martes, 22 de noviembre de 2016

MercatorNet: The Accountant

MercatorNet: The Accountant
The Accountant

The Accountant

'Beautiful Mind' meets action movie in an entertaining but cartoonish plot.
Laura Cotta Ramosino | Nov 22 2016 | comment 

The Accountant ***
Directed by Gavin O’Connor; screenplay by Bill Dubuque
Starring Ben Affleck, Anna Kendrick, J.K. Simmons, Jon Bernthal, Jeffrey Tambor, John Lithgow
127’; USA 2016.
Christian Wolff is a brilliant mathematician who puts his extraordinary capabilities at the service of quite suspicious customers, including drug cartels and dangerous criminal organizations. Ray King, head of the anti-crime division of the United States Department of the Treasury, decided to flush him out, but his traces are revealed to be very difficult to follow. Meanwhile, Christian has agreed to trace a shortfall identified by an employee in the accounting department of a large robotics company -- an assignment that could endanger his life. Christian, however, is not only a mathematical genius ... 
A curious mix of movie genres – the problematic genius as in A Beautiful Mind, and action thriller -- The Accountant draws its strength from Ben Affleck’s minimalist but convincing interpretation of his role. An actor often accused of poor expressiveness, here he makes such a potential weakness a strength, putting it at the service of a closed and emotionality blocked character.
The film reveals its history through a series of non-linear flashbacks that challenge the viewer to recompose a complex puzzle (like the ones Christian loved as a child) and through the perspectives of different characters. The very complex plot veers in the end to an over-the-top solution, not too believable and at times unintentionally ridiculous.
In the meantime the movie delivers two full hours of good entertainment, making extensive use of the anti-emotional traits of his hero to create disturbing situations or tap into comedy; there is even a possible hint of romance in the relationship between Christian and Dana, the accountant who discovered the shortfall that he must track to its origins.
Between numbers scribbled on glass walls, spectacular mental calculations, linguistic quid pro quos and harrowing emotional blocks, the film also takes full advantage of autism clichés. At the same time it cleverly transforms the handicap of its protagonist into a kind of superpower, so much so that somebody already has likened The Accountant to certain marginal examples of comic book-based movies (and the connection doesn’t sound so crazy, with a protagonist already wearing the cape of the bat-vigilante).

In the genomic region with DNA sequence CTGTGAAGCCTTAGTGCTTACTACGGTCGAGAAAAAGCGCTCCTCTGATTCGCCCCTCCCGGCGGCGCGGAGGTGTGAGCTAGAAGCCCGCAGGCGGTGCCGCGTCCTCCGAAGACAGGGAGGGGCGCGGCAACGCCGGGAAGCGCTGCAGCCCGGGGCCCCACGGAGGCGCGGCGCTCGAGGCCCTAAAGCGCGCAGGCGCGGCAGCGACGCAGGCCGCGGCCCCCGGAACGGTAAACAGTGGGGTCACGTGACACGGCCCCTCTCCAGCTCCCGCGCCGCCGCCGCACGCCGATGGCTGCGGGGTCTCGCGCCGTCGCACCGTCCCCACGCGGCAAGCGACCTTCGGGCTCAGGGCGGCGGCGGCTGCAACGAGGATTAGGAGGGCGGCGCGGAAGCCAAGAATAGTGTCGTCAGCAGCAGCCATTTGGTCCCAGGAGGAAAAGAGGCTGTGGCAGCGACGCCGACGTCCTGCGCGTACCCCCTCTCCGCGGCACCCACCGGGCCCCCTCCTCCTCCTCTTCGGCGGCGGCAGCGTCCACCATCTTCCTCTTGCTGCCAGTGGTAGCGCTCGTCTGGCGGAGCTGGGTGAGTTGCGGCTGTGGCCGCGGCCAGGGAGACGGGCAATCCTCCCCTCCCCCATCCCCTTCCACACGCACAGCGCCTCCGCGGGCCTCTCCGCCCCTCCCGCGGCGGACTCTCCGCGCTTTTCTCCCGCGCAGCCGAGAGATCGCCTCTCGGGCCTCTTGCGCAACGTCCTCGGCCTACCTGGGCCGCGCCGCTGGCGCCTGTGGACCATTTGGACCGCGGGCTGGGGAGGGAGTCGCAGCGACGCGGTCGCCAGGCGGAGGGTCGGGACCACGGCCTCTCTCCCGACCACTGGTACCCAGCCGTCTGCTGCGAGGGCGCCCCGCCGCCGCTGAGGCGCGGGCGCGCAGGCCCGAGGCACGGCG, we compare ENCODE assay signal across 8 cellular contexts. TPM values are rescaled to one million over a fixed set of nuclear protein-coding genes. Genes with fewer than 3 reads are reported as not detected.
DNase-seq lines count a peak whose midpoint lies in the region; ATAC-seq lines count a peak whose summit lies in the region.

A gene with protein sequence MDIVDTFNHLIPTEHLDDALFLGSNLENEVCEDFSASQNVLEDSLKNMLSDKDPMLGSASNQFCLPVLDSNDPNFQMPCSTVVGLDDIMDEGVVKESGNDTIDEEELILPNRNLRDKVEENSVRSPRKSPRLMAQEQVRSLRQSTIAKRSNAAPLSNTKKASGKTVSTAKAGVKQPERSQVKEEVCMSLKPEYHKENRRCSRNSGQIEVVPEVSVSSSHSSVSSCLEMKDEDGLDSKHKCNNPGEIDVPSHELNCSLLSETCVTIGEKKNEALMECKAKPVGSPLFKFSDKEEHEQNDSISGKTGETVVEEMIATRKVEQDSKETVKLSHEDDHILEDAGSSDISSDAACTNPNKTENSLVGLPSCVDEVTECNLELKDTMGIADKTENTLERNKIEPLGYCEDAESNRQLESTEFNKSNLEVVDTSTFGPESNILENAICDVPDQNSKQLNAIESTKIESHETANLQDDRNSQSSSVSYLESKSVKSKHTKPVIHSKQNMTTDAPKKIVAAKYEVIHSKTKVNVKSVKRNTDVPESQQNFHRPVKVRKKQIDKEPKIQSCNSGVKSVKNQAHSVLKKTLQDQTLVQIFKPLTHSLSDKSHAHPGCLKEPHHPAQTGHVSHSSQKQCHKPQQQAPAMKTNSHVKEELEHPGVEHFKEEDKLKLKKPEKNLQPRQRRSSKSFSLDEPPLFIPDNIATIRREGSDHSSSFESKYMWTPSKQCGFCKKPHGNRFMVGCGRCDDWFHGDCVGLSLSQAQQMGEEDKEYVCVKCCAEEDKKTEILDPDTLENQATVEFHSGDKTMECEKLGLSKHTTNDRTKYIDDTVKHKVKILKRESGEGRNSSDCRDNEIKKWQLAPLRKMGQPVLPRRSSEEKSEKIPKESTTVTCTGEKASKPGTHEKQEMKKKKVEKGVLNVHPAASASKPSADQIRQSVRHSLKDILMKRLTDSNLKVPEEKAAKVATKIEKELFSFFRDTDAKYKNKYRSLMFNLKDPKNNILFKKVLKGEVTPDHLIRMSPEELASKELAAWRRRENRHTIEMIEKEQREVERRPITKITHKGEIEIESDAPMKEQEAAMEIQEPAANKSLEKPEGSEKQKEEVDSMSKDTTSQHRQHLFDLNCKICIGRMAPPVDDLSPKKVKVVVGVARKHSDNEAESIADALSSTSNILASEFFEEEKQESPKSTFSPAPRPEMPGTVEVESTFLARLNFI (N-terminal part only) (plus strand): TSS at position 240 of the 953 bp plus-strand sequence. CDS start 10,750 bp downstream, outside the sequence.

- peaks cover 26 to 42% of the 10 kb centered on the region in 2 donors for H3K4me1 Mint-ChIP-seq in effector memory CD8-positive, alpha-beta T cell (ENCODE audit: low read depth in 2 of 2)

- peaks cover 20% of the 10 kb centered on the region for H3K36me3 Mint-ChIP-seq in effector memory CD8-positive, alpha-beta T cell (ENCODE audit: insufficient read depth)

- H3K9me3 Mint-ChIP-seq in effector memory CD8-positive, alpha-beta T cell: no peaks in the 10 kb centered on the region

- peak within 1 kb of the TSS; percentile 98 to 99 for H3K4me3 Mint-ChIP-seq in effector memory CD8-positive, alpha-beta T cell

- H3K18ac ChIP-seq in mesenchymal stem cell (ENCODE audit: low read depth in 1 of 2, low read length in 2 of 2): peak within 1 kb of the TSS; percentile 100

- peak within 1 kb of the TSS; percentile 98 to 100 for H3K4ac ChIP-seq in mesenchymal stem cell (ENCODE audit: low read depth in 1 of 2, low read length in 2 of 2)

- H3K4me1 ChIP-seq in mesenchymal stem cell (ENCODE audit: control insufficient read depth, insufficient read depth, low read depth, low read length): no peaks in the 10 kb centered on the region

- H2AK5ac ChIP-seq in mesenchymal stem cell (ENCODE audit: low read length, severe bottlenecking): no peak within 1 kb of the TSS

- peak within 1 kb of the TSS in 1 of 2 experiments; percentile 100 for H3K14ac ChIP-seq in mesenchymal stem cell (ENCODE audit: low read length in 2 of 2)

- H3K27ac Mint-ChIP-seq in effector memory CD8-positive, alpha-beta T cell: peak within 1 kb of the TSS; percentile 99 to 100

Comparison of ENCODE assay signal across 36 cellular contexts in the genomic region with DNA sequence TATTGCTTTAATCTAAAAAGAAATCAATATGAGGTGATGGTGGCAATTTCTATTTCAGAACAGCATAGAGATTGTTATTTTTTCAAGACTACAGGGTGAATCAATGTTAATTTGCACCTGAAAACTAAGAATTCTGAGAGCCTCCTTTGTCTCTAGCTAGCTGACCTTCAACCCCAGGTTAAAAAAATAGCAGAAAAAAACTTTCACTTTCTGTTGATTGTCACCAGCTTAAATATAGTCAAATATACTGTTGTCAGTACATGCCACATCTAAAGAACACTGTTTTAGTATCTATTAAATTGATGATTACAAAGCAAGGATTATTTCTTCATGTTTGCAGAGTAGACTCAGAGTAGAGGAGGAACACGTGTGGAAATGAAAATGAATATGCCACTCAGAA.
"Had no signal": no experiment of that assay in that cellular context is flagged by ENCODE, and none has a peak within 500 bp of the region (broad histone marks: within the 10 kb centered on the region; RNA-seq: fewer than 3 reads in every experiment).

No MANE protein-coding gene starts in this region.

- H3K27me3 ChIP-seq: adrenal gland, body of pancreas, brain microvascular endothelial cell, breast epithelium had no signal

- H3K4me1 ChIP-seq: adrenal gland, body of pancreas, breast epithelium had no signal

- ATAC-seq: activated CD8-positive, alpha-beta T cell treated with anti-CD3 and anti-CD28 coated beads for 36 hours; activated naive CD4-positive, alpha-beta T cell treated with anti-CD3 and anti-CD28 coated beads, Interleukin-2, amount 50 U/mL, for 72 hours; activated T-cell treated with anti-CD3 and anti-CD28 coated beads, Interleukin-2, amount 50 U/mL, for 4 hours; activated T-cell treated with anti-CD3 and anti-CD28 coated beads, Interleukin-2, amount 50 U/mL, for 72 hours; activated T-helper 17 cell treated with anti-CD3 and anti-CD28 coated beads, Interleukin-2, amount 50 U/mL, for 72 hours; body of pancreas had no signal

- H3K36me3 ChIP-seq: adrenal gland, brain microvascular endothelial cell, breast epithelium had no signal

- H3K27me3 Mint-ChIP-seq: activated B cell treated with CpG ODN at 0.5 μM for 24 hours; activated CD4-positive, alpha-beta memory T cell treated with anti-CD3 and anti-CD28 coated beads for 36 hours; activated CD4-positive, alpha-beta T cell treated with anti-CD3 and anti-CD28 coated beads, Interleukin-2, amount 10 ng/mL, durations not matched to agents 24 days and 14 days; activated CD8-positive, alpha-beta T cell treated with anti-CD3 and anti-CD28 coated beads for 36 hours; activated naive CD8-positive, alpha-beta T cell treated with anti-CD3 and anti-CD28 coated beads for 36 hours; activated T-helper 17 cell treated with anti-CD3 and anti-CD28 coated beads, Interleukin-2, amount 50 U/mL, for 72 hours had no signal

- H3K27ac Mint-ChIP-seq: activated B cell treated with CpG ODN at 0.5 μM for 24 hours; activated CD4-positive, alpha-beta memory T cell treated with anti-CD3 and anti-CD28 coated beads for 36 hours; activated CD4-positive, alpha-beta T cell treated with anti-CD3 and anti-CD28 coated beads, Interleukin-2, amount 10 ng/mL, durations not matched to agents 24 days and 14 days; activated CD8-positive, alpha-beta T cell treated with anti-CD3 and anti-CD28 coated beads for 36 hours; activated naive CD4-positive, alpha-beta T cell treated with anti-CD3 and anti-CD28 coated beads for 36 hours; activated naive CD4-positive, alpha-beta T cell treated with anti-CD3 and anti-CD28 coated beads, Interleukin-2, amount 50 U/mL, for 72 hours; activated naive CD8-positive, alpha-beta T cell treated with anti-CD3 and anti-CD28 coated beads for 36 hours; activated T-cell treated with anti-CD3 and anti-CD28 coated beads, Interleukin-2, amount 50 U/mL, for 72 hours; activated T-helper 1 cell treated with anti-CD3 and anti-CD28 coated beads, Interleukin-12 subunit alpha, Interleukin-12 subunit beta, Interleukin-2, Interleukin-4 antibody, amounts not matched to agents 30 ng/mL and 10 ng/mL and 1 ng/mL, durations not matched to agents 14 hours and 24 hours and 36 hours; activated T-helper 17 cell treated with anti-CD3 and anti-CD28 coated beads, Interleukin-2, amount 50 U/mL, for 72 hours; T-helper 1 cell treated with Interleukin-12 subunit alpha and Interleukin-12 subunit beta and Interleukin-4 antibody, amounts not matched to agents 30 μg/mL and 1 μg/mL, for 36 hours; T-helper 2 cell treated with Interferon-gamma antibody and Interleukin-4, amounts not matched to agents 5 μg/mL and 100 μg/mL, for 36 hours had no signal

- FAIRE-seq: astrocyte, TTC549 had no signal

The ease with which the antagonists are dispatched without any sign of remorse is both cartoonish and disturbing (though consistent with the emotional dissociation of the protagonist), having the same efficiency with which calculation errors are eliminated from a budget.
Gavin O’ Connor is a capable director and at ease with action scenes, and has on his side another small breakout movie, Warrior, in which Joel Edgerton and Tom Hardy are brothers and adversaries in a martial arts competition (here too watch out for the surprises of family relationships); he tightly holds the reins even amidst the most improbable plot twists.
Problematic elements: some violent scenes.

I am a bit puzzled by the horrified gasps of journalists at the rise of “post-truth” politics in the era of Donald Trump. Perhaps these guys skipped their lectures at college. For the past 30 or 40 years, post-truth philosophy has been the received Gospel in the humanities. “Truth is what your contemporaries let you get away with,” said the grand old man of American relativism, the philosopher Richard Rorty, a familiar contributor to the New York Times. He was only half-joking. There was no such thing as truth – only democratic consensus.
So after a generation of toxic philosophy, why is anyone surprised that we are on the brink of a generation of toxic politics? Hasn’t the media ever heard of the notion that ideas have consequences? Andrew Calcutt does a good job of describing how intellectuals sold off the family silver in an article below

Michael Cook 

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